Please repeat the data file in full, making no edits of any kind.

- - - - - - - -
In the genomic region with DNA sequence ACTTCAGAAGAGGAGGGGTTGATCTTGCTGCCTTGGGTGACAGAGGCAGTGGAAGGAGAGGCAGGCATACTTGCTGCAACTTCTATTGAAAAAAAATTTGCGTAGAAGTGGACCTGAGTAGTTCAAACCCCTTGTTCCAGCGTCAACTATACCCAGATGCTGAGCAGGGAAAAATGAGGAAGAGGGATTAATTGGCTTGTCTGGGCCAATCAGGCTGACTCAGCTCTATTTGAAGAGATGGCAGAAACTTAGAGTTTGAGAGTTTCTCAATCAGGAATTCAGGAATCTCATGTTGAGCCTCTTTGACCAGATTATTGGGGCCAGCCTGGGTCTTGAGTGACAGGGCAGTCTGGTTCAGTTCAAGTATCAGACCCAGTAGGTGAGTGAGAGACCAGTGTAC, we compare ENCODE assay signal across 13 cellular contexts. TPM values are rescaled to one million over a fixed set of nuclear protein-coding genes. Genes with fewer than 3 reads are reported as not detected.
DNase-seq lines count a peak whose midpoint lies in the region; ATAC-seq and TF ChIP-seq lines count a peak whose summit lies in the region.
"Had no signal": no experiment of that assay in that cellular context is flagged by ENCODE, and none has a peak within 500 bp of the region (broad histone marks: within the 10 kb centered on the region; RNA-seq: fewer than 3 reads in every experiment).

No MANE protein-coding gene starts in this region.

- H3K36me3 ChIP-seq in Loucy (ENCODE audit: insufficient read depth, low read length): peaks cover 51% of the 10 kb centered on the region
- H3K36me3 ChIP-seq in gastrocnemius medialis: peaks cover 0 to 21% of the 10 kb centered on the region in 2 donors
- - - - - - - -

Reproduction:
In the genomic region with DNA sequence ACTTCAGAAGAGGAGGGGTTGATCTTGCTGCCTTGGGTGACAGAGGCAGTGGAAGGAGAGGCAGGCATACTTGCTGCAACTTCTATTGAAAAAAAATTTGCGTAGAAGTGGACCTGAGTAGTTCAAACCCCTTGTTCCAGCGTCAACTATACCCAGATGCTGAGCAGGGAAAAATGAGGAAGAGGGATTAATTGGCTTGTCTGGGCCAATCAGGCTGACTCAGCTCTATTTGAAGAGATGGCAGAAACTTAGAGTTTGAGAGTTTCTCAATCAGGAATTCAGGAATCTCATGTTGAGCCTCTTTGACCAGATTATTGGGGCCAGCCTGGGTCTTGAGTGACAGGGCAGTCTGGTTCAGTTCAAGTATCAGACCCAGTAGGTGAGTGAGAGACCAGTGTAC, we compare ENCODE assay signal across 13 cellular contexts. TPM values are rescaled to one million over a fixed set of nuclear protein-coding genes. Genes with fewer than 3 reads are reported as not detected.
DNase-seq lines count a peak whose midpoint lies in the region; ATAC-seq and TF ChIP-seq lines count a peak whose summit lies in the region.
"Had no signal": no experiment of that assay in that cellular context is flagged by ENCODE, and none has a peak within 500 bp of the region (broad histone marks: within the 10 kb centered on the region; RNA-seq: fewer than 3 reads in every experiment).

No MANE protein-coding gene starts in this region.

- H3K36me3 ChIP-seq in Loucy (ENCODE audit: insufficient read depth, low read length): peaks cover 51% of the 10 kb centered on the region
- H3K36me3 ChIP-seq in gastrocnemius medialis: peaks cover 0 to 21% of the 10 kb centered on the region in 2 donors